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Politics, wildfires and Mitt Romney

The Republican National Convention is over, and Mitt Romney has officially been declared the Republican nominee for president. Over the next couple of months, both he and President Obama are going to be making the rounds trying to appeal to voters from all corners of the country.

Something that I hope they try to touch on are a host of local issues which can be the deciding factor in the way in which a voter chooses a candidate to back. A local issue that is important to Colorado is wildfires.


This summer was a particularly bad time for wildfires, with twelve different fires burning simultaneously in Colorado.  The worst of these were the High Park Fire here in Fort Collins and the Waldo Canyon Fire down in Colorado Springs.  Combined, these two fires burned more than 164 square miles of land, destroyed 605 homes and killed three people.

I was in Colorado Springs when the Waldo Canyon Fire was at its worst, the point at which the fire was starting to roar down out of the foothills and toward the city. My family and I were largely out of harm’s way on the east side of the city, but it was a long and scary night as we watched enormous billowing columns of smoke erupting out of the mountains as the fire marched relentlessly toward us.

It is, perhaps, because of this that the politics of firefighters and other emergency responders is very near and dear to me. People that choose to throw themselves into that kind of hell to protect other people are hero’s in every sense of the word. They, more than anyone, deserve as much support as the public can give them. And it is why I feel that anyone that says otherwise deserves harsh criticism.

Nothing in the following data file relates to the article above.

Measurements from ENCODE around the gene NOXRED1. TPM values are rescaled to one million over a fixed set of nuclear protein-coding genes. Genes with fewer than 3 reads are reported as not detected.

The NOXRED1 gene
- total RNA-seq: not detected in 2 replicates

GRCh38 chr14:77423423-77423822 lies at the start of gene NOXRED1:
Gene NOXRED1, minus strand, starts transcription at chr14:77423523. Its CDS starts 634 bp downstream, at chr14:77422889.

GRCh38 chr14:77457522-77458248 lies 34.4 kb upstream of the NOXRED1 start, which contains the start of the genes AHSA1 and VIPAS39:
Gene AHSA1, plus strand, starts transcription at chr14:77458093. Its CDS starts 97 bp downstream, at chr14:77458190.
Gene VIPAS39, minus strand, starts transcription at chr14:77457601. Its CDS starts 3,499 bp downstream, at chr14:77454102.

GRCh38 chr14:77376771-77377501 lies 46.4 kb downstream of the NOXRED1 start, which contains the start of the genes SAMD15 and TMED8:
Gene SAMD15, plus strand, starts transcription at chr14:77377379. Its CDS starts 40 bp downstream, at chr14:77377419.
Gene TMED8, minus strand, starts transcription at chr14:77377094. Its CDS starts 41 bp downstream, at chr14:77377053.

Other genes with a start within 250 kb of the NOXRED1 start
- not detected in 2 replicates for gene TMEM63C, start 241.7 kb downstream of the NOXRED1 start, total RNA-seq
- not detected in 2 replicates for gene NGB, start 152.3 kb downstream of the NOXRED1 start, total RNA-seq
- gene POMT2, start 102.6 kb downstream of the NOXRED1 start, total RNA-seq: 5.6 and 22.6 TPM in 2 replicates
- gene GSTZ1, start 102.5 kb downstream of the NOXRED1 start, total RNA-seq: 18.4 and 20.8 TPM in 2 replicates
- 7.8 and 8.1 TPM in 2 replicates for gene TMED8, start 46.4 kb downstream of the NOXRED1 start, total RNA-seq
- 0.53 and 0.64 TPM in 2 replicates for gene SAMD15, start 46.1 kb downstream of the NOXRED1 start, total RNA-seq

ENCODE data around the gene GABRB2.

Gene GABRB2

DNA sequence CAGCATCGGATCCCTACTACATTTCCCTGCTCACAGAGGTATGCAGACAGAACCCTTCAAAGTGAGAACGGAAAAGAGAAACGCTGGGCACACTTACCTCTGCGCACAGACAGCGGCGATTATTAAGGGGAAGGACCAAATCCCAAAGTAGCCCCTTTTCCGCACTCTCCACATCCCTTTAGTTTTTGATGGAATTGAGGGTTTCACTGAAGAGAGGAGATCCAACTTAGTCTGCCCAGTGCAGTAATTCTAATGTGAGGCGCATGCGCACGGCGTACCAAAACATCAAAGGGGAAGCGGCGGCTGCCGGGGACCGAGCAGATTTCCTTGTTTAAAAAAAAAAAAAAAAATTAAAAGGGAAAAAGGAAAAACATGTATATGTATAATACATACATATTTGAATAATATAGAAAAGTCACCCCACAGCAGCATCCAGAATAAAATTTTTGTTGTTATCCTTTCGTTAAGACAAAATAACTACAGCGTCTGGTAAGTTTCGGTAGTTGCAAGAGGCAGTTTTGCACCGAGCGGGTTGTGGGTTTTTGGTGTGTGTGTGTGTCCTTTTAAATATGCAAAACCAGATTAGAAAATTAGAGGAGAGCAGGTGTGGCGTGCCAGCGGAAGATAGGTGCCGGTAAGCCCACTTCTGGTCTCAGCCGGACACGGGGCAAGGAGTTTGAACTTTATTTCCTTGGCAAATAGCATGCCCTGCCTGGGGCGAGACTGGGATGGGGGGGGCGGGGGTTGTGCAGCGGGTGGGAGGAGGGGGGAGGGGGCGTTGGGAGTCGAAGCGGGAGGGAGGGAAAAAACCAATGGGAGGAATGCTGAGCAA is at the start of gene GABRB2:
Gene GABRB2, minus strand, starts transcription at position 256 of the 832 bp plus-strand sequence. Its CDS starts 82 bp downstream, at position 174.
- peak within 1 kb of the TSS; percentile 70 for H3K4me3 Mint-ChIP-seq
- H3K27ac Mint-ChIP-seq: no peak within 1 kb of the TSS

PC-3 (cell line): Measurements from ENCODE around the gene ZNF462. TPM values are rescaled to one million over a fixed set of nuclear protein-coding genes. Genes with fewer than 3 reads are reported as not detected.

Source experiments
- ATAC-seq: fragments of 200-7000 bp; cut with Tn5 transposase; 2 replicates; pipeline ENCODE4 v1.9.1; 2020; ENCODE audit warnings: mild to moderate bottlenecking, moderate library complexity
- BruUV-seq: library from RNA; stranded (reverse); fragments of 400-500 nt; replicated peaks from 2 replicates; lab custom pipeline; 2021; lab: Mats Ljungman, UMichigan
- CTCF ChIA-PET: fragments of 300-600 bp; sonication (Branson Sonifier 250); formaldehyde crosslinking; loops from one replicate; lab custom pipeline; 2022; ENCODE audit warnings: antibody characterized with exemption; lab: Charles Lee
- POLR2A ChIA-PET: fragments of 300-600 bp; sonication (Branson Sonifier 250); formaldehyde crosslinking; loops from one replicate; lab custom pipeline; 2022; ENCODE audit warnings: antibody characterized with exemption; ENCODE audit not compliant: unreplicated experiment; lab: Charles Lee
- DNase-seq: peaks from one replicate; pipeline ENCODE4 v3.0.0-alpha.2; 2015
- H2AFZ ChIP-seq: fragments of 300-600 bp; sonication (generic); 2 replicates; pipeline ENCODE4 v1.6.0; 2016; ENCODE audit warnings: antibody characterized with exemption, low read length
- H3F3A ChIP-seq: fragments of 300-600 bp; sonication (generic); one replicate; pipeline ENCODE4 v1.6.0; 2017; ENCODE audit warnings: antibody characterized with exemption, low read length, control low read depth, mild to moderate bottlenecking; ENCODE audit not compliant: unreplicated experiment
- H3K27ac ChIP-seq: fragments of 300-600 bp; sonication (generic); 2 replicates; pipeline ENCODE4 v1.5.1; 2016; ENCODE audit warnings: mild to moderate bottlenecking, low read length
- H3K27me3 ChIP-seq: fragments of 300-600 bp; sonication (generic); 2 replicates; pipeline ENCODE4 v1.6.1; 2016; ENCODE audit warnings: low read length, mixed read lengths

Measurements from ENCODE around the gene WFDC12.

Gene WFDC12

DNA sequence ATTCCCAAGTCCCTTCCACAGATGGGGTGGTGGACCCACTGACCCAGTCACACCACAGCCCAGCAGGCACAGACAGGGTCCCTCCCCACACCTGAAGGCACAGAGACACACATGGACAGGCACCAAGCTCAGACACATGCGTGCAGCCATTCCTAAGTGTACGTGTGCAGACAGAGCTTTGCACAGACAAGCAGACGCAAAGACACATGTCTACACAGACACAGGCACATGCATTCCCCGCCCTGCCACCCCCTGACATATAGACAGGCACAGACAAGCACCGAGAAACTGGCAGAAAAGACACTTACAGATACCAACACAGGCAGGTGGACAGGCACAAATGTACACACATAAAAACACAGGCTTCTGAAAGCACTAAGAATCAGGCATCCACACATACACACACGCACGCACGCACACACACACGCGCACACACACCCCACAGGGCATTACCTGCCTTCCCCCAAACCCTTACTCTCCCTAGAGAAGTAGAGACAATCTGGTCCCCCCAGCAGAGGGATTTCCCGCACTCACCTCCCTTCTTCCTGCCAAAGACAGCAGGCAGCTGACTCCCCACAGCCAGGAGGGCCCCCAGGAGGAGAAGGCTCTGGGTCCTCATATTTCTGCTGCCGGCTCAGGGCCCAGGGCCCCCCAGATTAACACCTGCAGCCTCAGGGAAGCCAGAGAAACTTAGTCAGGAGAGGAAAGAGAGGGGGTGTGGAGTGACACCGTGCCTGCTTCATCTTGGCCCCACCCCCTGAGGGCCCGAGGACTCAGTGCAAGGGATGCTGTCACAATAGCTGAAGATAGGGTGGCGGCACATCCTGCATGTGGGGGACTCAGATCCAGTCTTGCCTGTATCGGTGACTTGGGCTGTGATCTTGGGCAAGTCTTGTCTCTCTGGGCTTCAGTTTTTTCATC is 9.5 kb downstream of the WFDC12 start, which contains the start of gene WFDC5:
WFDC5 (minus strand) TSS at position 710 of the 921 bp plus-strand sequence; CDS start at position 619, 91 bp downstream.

This is also probably the reason why I am hesitant to consider voting for Mitt Romney in November.

In response to remarks made by President Barack Obama in June, Governor Romney stated that “he [President Obama] wants another stimulus, he wants to hire more government workers.  He says we need more firemen, more policemen, more teachers.  Did he not get the message of [the gubernatorial recall in] Wisconsin?  The American people did.  It’s time for us to cut back on government and help the American people.”

This is the kind of statement that is guaranteed to make someone like me angry.  We “don’t” need any more policemen, teachers or firefighters, Mr. Romney?  Which planet are you from exactly?  By cutting those kinds of public sector jobs specifically you are not going to be helping the American people at all, in fact you are probably going to be making situations like ours worse by doing so.

What kind of situation would Colorado be in exactly if we had fewer firefighters? I can guarantee that massive fires like Waldo Canyon and High Park would have done a lot more damage if we had fewer people out there fighting them and keeping them at bay.

Though, to be fair, the possibility of destructive wildfires every summer is probably not something that Mr. Romney has to deal with, or really think about that much. It is unfair and probably unrealistic to assume that a presidential candidate has the same perspective on the subject as I do.

That grim reality is something that I have to live with, but it is not something that I should expect someone else to have, even if it seems like they should take circumstances like mine into account.


That being said, it is something that I am going to remember when I go to vote in November.  Regardless of whether or not it is fair of me to  judge Mr. Romney’s campaign based off of this position, it is something that is going to be weighing on my mind when I enter the voting booth, because this is an issue that matters to me.

The ability of public sector workers, particularly firefighters, to do their jobs is very dependent on how many of them there are. Saying that the American public would be better served by fewer of them is something that makes me incredibly nervous, and I am going to be very interested to see if Mr. Romney’s position on this changes as it gets closer to November.

Caleb Hendrich is a senior Political Science and Journalism double major.  His columns appear Wednesdays in the Collegian.  Letters and feedback can be sent to

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